The 5 Financial Steps to Take Before Year End
What financial decisions are you making as we close out 2021?
There are less than 20 days in the year. These are 5 steps I am taking right now before the year ends to set myself up for a more successful 2022. This includes some last minute savings opportunities and setting up my 401k contributions to start 2022 in “Budgeting Hard Mode”.
Step 1: Check the balances of your FSA, Gym Perks, or other “use it or lose it” accounts.
Fitness Benefits: For 2021 Meta offers $720 in reimbursable for fitness related spending. With work from home the number of items covered has expanded dramatically (to now include equipment and Oculus devices). Always good to check to see if there were any changes to your company perks this past year.
FSA: This is a little different this year. Normally you can only roll over ~$500 but for 2021, 2022 the IRS has released new guidance allowing for the full balance to be rolled over. This is up to the employer to implement and they may still have the same limit, make sure to check (Meta is rolling over up to $1,000).
Vision Benefits: Within the Meta vision plans is the option to reimburse for Sunglasses. The easiest way I have found is to log in via your VSP account on https://eyeconic.com/
Other Reimbursements: Does your employer reimburse your internet costs? During mandatory work from home Meta will reimburse you $75 per month. You need to submit a receipt so it is a good time to look back to see if you missed a month.
Step 2: Look for investment opportunities that are tied to the calendar year.
Backdoor Roth IRA: It might be too late to make adjustments to this years 401k but you can still contribute to a Back Door Roth (please don’t do this if you have a traditional IRA with a balance, it will lead to a pain in the ass other wise known as the Pro Rata Rule). You can contribute $6,000 in 2021.
iBonds: With high inflation also comes higher interest rates on iBonds. Currently paying 7% APR over the next 6 months. The simple way to think about iBonds is to assume you will get the guaranteed rate for 6 Months and then 0% for the next 6 months. With a limit of $10k per year that means $350 in interest (10,000 x .07 / 2). There is a penalty for selling prior to 5 years of 3 months of interest. So… if you hold it past the 9 month mark you earn $350 or >4.5% while also being exempt from state taxes which can increase the effective rate even more. The limit is $10k per SS# per year. So you can get $10k now and $10k next month per person. Beats most savings rates today, only downside is the need to deal with the 1995 Treasury Direct website.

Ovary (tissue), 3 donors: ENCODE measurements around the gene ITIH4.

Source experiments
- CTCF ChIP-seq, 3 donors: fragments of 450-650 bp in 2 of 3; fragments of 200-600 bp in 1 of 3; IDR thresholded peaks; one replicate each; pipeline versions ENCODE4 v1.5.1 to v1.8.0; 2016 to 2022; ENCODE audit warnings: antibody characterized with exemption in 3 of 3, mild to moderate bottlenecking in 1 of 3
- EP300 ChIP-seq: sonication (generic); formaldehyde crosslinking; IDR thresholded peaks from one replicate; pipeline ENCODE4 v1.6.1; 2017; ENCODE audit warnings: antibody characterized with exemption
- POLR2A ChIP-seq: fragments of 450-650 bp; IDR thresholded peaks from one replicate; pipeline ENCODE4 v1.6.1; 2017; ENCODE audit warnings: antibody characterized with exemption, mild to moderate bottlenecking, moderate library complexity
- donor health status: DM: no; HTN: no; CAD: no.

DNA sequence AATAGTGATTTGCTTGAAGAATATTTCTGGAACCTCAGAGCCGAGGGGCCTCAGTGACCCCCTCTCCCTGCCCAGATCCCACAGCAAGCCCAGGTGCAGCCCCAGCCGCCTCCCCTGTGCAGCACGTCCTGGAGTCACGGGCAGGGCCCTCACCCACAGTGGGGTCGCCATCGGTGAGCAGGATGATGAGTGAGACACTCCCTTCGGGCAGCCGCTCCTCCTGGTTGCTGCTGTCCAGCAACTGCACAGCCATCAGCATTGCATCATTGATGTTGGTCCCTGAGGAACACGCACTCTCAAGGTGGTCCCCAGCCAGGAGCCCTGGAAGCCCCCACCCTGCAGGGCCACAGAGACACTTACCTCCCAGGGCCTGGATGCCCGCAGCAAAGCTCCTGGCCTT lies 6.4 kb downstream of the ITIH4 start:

Consolidate Savings Accounts: Honestly, interest rates are garbage. Make sure you are getting slightly less garbage on the cash you are holding. Ally, Marcus both have >=0.5%, nothing to write home about but better than 0.
Step 3: Estimate your tax bill.
For those with W2 incomes you have only 1 paycheck left. You can use this information and a tax calculator to see whether you will owe or receive a refund come April 2022. Here is a good calculator for California, Washington, Texas, New York (where most my subscribers are from). This is just a rough estimate but will save you from a big surprise when you finally do complete your taxes. For many employees with large portions of your income coming from RSU vests the first year tax bill can be a big surprise (only 22% of each vest is sold for tax purposes while many will be in higher brackets). If you want to make this less painful next year you can update your W4 with your employer. Feel free to email me if you need more help here and I can walk you through it.
Step 4: Update your 401k contributions for 2022.
If you are already maxing out your 401k and After-Tax (if available) it would be good to double check that it will still be the case for 2022 with the increased contribution amounts. If you are not yet maxing out your 401k think through whether you can flex in 2022 and increase things by a few % (at the very least bump up the % that comes from your bonus, this will make it easier to stomach). If you really want a challenge consider what I call “Budgeting Hard Mode”. This is where you increase your contributions to the point where all your paychecks will be $0 until you max things out. Please only do this if you have a good buffer already to budget, it can be a big stretch to go months without income. I cheat here by having $0 paychecks while keeping some of my partner’s income coming in (dual income really can be a savings cheat code).